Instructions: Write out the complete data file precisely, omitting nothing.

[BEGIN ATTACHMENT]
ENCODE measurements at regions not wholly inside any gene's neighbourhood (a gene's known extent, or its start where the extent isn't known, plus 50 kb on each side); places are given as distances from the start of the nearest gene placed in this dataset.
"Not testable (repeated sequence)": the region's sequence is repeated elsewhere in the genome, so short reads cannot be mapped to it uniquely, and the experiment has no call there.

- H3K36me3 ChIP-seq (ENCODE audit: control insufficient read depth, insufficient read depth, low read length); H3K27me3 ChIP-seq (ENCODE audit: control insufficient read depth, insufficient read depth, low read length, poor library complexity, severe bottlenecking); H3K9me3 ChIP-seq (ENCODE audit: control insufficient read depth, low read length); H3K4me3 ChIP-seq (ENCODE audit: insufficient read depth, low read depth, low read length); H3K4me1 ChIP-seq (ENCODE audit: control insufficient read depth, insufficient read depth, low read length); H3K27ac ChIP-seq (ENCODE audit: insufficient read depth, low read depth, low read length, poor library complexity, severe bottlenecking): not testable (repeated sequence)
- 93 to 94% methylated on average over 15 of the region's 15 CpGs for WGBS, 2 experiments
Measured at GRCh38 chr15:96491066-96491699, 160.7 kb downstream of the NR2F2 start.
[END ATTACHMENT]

ENCODE measurements at regions not wholly inside any gene's neighbourhood (a gene's known extent, or its start where the extent isn't known, plus 50 kb on each side); places are given as distances from the start of the nearest gene placed in this dataset.
"Not testable (repeated sequence)": the region's sequence is repeated elsewhere in the genome, so short reads cannot be mapped to it uniquely, and the experiment has no call there.

- H3K36me3 ChIP-seq (ENCODE audit: control insufficient read depth, insufficient read depth, low read length); H3K27me3 ChIP-seq (ENCODE audit: control insufficient read depth, insufficient read depth, low read length, poor library complexity, severe bottlenecking); H3K9me3 ChIP-seq (ENCODE audit: control insufficient read depth, low read length); H3K4me3 ChIP-seq (ENCODE audit: insufficient read depth, low read depth, low read length); H3K4me1 ChIP-seq (ENCODE audit: control insufficient read depth, insufficient read depth, low read length); H3K27ac ChIP-seq (ENCODE audit: insufficient read depth, low read depth, low read length, poor library complexity, severe bottlenecking): not testable (repeated sequence)
- 93 to 94% methylated on average over 15 of the region's 15 CpGs for WGBS, 2 experiments
Measured at GRCh38 chr15:96491066-96491699, 160.7 kb downstream of the NR2F2 start.